Robin2

Imagine a heavy drumstick is suspended some distance above the drum surface by a suitable spring and a cam is used to push the drumstick downwards. If the cam pushes quickly the drumstick will gain enough momentum to cause it to continue moving downwards away from the cam - it will hit the drum and then rebound back to its idle position waiting for the next cam movement. If the cam rotated faster the drumstick would hit the drum harder. The problems would be the need to have a damper to prevent the drumstick hitting the drum a second time and the possibility that it would not return fast enough for fast drum beats.

All this thought makes you realize how sophisticated a drummer's brain is. :|

...R

jordangraves

#8
Oct 20, 2013, 10:27 pm Last Edit: Oct 20, 2013, 10:56 pm by jordangraves Reason: 1
I think I'm able to visualize what your talking about. Something like this?

http://www.youtube.com/watch?v=YUzSkO1mqic

So I could use a stepper motor to bring the cam to a resting point? Would I be able to fire off one rotation on the cam fast enough to drive the stick into the drum, or will it take a few revolutions to get up to speed?
For damping on the stick I could use another spring, like the pedal to a bass drum. I think I'm beginning to get a decent visual of how this will work. Thank you for your responses.

Robin2

#9
Oct 20, 2013, 11:42 pm Last Edit: Oct 20, 2013, 11:46 pm by Robin2 Reason: 1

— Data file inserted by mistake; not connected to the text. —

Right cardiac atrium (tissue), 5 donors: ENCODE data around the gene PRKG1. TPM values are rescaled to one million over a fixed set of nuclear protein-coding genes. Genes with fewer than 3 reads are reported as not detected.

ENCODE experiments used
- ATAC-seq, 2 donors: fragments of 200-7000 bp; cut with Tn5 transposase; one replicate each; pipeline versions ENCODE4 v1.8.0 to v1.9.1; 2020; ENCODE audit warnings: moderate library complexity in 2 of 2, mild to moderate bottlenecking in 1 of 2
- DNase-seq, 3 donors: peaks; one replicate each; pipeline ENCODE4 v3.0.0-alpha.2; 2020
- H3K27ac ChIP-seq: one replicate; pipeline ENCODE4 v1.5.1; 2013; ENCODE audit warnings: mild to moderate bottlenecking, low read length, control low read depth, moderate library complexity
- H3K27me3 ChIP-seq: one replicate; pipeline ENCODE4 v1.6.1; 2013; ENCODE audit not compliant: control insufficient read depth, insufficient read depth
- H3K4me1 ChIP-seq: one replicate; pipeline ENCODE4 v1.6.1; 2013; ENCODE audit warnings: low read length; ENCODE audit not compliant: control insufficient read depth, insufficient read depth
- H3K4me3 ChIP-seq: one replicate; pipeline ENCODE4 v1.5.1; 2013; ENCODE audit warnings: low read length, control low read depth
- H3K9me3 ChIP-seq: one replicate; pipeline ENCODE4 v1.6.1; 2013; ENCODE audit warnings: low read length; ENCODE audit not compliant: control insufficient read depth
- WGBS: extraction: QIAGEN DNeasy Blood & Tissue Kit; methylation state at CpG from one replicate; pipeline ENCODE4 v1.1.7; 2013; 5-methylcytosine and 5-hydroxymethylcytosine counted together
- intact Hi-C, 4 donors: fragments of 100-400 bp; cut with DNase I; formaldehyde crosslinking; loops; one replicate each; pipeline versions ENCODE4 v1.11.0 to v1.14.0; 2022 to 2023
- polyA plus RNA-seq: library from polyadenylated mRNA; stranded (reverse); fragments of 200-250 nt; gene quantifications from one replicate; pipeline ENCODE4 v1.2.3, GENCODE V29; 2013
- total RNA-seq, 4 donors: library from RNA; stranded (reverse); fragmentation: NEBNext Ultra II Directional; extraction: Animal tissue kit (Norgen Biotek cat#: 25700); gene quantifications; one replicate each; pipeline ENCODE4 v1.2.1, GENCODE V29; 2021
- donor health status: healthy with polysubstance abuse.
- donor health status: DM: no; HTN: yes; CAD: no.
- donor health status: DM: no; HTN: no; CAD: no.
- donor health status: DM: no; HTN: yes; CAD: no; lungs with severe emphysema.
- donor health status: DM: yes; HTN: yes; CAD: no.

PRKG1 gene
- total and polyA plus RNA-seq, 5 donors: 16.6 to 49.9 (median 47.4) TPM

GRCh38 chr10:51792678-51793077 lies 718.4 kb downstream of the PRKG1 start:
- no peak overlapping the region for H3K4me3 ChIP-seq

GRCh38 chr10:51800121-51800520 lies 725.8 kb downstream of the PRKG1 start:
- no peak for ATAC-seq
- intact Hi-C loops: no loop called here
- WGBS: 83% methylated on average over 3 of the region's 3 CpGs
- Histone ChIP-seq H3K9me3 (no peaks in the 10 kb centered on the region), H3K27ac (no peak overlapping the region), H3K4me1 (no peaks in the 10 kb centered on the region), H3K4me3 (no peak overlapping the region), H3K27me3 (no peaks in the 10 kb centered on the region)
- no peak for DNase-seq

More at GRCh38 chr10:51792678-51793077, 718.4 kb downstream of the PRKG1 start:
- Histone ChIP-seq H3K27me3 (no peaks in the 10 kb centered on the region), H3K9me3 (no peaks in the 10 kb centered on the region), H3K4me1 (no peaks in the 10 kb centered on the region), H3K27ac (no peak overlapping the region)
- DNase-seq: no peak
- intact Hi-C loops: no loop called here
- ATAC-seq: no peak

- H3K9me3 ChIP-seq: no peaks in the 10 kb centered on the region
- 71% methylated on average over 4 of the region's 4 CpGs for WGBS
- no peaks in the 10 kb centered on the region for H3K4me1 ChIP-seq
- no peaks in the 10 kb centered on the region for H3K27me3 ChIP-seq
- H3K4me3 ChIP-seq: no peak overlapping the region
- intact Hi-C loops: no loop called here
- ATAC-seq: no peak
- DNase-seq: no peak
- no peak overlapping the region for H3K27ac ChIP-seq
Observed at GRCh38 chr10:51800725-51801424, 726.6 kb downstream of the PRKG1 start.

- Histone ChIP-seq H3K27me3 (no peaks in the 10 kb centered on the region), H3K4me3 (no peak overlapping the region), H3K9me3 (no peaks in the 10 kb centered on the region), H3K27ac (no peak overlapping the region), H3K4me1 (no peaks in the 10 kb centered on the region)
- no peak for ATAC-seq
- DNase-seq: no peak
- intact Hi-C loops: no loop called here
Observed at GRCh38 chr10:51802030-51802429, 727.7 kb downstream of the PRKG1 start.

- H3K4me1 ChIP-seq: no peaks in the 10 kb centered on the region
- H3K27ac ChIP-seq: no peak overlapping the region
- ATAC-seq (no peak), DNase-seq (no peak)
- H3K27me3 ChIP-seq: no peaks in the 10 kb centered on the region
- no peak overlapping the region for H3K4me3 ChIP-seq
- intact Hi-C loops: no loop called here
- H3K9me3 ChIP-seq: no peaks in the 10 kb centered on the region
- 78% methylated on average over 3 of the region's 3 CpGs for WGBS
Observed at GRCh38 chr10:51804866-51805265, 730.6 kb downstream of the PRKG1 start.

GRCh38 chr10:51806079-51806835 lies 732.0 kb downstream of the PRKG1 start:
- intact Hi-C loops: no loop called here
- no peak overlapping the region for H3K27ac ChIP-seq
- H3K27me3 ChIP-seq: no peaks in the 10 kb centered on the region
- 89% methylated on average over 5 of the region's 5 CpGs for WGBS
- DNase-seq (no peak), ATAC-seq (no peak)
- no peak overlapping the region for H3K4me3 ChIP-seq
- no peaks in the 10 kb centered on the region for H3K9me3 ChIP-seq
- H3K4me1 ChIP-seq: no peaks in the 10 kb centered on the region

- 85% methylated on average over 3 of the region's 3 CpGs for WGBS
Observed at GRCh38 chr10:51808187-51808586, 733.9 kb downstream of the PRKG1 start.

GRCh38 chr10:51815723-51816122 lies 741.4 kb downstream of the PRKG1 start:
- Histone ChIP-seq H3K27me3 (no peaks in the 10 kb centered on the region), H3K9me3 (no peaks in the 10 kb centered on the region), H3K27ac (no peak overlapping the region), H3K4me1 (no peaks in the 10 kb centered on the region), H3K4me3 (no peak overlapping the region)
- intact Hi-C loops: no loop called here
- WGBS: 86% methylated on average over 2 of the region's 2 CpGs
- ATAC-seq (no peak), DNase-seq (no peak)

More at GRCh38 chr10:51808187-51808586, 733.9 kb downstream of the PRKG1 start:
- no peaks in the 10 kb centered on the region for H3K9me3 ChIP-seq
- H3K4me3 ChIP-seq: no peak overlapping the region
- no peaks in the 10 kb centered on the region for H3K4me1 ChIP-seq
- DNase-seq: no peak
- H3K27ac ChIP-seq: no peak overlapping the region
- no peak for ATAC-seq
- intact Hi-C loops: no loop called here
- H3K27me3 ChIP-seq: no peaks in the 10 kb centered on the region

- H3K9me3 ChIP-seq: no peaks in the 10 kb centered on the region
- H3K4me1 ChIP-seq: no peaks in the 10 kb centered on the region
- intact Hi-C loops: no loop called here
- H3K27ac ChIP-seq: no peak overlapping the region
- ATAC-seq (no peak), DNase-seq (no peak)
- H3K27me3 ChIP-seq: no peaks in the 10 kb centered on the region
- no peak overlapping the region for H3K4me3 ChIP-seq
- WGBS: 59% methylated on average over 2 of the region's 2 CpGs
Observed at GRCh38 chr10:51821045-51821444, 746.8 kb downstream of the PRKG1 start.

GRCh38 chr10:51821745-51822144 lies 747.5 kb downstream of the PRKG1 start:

That's a lovely animation - and there seem to be several more which might inspire you.

Imagine if the cam in the animation turned much faster the spring would not be able to keep the follower in contact with the cam.

What I suggested in my previous post is to cause that situation deliberately so that the drumstick flies down and hits the drum. The idea in my head is more like in the attached image. The red bit is the spring.

It would be essential for it to do one drumbeat for every revolution of the cam.

This idea may be total rubbish.

Another thing to keep in mind is the need for the mechanism to be quiet enough not to be audible within the music.

...R


jordangraves

That's more elegant than what I was thinking. Thanks. So I've done a bit of brainstorming: Supposing I can get the cam to fire off and drive the stick down, then return to rest fairly quickly, I could use another spring for damping and include a guide for the stick. I added this to the image for clarity.
1* this would be the guide for the stick and could handle the rebounding in both directions. It would swivel at point 2. The stick would be able to move freely inside the guide.  However, this seems problematic too me, mostly because of the spring. The direction of it's opposing force seems odd.

A better design may be to have the square portion of the guide constrained to move up and down and have it rotate with the stick, then I would not need a swivel at point 2. So for the guide, the longer vertical piece would stay straight up. The square portion that holds the stick would be connected to the vertical piece so that it could rotate and slide up and down along the vertical piece. I'm a kind of brainstorming as I type this up. And I'll remind you, I am no mechanical engineer. Any mechanical skills I've gained have rusted up quite a bit since college physics. I fear I may be over-complicating things.